Since then though Devine has gone on to turn out very impressive performances against good opposition. He kept the danger men quiet in earlier games and I imagine he would have had a tough game against the Millwall centre mid Thompson, who I think is a great little player at this level.
My second player is James Meredith who is so consistent and is the best left back in the division in my opinion. He is an absolute athlete and offers so much going forward but it’s easy to forget that he is very solid defensively too. If we don’t go up this year I fear he may move on so hopefully we can match his ambition.
Finally a word on Hanson who I think should be very effective in this side!
Katie: I’m surprised no one’s mentioned Vincelot yet. For me, he pretty much embodies the mood and temperament of this team – just this quiet composure, guile and strength. You could just watch him unflappably winning headers and spraying passes all day long – and then you remember he was brought him as a central midfielder.
I think it’s what we’ve seen and the thought of what’s still to come with Vincelot that makes him so exciting a prospect, for me. The thought of him and Cullen as a central midfield pairing, and then with Vuckic in there somewhere – there won’t be many better midfields at this level.
I think my second one is probably Billy Clarke, for essentially the same reasons as Andrew. He had a poor campaign last year in a system and forward line that didn’t really give him enough to work with – I think Stuart’s style is proving perfect for a player like Clarke.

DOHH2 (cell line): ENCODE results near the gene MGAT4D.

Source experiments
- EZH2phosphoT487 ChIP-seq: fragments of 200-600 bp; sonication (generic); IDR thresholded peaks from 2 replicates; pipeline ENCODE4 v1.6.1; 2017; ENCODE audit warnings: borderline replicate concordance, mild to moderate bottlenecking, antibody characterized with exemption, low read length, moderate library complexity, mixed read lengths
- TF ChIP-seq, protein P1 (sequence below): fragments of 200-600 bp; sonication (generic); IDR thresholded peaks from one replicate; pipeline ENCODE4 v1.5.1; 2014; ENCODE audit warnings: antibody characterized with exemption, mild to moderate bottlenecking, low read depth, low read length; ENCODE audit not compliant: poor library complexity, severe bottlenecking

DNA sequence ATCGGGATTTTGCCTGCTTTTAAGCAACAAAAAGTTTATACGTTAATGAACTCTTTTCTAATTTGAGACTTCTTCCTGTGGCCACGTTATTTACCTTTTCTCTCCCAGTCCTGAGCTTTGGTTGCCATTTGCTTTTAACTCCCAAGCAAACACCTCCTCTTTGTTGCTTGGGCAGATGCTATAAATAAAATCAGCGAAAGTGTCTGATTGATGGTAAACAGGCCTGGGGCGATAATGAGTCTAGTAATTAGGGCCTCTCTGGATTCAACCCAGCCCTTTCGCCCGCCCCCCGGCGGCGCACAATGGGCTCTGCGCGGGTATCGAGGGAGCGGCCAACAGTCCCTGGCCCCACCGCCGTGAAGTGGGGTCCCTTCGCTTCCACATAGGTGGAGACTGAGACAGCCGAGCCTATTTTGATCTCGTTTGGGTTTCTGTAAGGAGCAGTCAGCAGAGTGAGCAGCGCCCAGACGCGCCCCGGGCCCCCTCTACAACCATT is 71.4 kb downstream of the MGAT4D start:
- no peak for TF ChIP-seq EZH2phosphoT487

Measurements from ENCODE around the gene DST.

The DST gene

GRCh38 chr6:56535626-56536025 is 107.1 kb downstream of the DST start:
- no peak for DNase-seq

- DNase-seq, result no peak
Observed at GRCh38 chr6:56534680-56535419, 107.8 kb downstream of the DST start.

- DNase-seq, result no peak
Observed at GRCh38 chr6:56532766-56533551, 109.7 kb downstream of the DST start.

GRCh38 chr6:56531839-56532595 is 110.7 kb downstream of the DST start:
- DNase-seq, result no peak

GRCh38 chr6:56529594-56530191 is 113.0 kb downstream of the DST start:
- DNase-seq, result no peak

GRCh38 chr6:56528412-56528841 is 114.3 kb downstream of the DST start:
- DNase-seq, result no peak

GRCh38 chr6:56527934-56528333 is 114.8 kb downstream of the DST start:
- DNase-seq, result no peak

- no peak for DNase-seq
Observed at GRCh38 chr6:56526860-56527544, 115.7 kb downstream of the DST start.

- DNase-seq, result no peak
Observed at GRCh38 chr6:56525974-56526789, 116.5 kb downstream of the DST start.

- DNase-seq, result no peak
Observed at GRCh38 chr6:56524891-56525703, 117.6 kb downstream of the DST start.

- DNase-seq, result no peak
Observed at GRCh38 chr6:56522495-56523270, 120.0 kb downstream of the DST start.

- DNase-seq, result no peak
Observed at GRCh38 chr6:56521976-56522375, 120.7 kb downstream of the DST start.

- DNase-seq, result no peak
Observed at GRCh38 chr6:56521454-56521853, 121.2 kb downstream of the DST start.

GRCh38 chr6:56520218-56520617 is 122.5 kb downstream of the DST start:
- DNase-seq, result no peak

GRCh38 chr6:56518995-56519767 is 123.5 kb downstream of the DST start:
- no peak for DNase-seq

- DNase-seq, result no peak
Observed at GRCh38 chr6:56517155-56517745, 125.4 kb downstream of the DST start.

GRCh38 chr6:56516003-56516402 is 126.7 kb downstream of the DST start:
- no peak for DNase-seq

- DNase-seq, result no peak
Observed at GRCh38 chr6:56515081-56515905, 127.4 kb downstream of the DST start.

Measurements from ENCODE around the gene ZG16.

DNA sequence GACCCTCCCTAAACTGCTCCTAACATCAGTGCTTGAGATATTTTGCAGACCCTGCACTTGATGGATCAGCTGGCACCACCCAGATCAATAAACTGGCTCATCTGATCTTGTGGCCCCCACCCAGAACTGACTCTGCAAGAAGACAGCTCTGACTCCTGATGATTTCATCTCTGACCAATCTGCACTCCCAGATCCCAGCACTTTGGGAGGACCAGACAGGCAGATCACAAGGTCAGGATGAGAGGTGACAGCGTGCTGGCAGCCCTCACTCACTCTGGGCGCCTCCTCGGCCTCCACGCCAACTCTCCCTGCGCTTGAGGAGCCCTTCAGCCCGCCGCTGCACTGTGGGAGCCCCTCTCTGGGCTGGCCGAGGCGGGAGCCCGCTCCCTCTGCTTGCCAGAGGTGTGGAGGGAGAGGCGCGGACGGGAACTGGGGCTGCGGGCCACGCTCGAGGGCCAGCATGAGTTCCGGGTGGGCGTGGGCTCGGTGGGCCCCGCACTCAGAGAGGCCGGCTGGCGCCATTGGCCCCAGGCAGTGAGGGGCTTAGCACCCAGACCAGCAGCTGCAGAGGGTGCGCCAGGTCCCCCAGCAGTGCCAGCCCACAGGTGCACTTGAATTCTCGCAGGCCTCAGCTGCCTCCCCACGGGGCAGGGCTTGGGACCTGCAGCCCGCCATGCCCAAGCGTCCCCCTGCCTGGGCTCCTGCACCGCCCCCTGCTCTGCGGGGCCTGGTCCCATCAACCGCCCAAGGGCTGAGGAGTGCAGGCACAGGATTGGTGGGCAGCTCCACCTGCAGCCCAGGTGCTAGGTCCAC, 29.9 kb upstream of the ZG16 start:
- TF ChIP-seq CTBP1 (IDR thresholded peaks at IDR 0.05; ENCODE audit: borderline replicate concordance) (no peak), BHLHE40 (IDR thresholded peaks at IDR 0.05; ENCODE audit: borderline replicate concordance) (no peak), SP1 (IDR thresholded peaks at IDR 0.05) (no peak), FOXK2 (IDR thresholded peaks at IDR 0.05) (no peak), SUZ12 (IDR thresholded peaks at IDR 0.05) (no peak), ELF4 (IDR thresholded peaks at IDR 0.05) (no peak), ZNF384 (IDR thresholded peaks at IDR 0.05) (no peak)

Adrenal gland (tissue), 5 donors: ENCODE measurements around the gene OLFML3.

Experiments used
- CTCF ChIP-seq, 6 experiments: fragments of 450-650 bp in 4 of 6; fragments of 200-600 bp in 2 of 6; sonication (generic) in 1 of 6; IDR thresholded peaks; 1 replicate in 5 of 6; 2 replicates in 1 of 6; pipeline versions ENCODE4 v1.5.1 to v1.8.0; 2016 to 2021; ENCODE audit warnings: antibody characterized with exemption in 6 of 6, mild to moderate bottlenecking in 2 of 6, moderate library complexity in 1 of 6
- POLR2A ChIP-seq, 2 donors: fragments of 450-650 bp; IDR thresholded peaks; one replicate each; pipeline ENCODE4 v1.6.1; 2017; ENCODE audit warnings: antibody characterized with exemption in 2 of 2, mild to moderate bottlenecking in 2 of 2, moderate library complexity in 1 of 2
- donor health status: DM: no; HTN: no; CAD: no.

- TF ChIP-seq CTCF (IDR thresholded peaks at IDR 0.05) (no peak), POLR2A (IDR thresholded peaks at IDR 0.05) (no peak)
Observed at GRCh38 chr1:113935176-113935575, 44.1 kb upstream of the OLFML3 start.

One of the most glaring things I’ve noticed so far is the number of runs with the ball they’re making into the box – hence the number of (converted) penalties Cullen and Clarke have won. I remember going about a whole calendar year under Parkinson without winning a penalty, just because, without Mark Yeates in the side and Clarke shackled slightly, we didn’t have the players likely to do that.
Everyone is remarking on how free and uninhibited this team looks right now, and I think a player as imaginative as Clarke was always going to be one of the greatest beneficiaries of that.
3) What have you made of the club’s transfer business?
Tom: Amazing! They knew what sort of players they wanted to get in and went and got them. Yes they have admitted they missed a few, but they have filled the roles we needed with a mix of youth and experience. I’m looking forward to seeing the battle for positions throughout, especially for CB between McArdle, Killgallon and Knight-Percival as I have liked watching NKP so far. The strength in depth is going to be key and Stuart will struggle to pick his first 11 I hope!
If everyone is fit there is a good chance Devine won’t make the bench which shows how far we have come since day one of pre season!